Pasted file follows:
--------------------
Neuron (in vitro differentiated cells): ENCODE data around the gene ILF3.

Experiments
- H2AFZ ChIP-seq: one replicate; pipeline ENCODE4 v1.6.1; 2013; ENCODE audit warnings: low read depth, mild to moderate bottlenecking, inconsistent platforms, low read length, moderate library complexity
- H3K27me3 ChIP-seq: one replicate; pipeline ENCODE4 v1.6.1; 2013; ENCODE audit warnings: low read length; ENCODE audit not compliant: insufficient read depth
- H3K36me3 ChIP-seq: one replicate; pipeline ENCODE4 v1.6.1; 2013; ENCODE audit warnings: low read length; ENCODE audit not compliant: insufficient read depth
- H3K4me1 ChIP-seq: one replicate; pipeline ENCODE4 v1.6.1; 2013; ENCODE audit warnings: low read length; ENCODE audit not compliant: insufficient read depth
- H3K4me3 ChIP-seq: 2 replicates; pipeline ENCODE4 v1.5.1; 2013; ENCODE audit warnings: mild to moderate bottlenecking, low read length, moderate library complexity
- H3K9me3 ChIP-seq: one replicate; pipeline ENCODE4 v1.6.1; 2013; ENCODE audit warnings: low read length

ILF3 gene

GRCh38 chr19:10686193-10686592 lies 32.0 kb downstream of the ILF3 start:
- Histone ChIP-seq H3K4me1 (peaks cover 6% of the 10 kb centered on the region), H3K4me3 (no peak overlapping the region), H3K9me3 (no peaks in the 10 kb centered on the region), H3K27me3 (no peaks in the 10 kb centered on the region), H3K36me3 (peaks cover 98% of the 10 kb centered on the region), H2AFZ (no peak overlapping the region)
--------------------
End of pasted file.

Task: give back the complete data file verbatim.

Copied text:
Neuron (in vitro differentiated cells): ENCODE data around the gene ILF3.

Experiments
- H2AFZ ChIP-seq: one replicate; pipeline ENCODE4 v1.6.1; 2013; ENCODE audit warnings: low read depth, mild to moderate bottlenecking, inconsistent platforms, low read length, moderate library complexity
- H3K27me3 ChIP-seq: one replicate; pipeline ENCODE4 v1.6.1; 2013; ENCODE audit warnings: low read length; ENCODE audit not compliant: insufficient read depth
- H3K36me3 ChIP-seq: one replicate; pipeline ENCODE4 v1.6.1; 2013; ENCODE audit warnings: low read length; ENCODE audit not compliant: insufficient read depth
- H3K4me1 ChIP-seq: one replicate; pipeline ENCODE4 v1.6.1; 2013; ENCODE audit warnings: low read length; ENCODE audit not compliant: insufficient read depth
- H3K4me3 ChIP-seq: 2 replicates; pipeline ENCODE4 v1.5.1; 2013; ENCODE audit warnings: mild to moderate bottlenecking, low read length, moderate library complexity
- H3K9me3 ChIP-seq: one replicate; pipeline ENCODE4 v1.6.1; 2013; ENCODE audit warnings: low read length

ILF3 gene

GRCh38 chr19:10686193-10686592 lies 32.0 kb downstream of the ILF3 start:
- Histone ChIP-seq H3K4me1 (peaks cover 6% of the 10 kb centered on the region), H3K4me3 (no peak overlapping the region), H3K9me3 (no peaks in the 10 kb centered on the region), H3K27me3 (no peaks in the 10 kb centered on the region), H3K36me3 (peaks cover 98% of the 10 kb centered on the region), H2AFZ (no peak overlapping the region)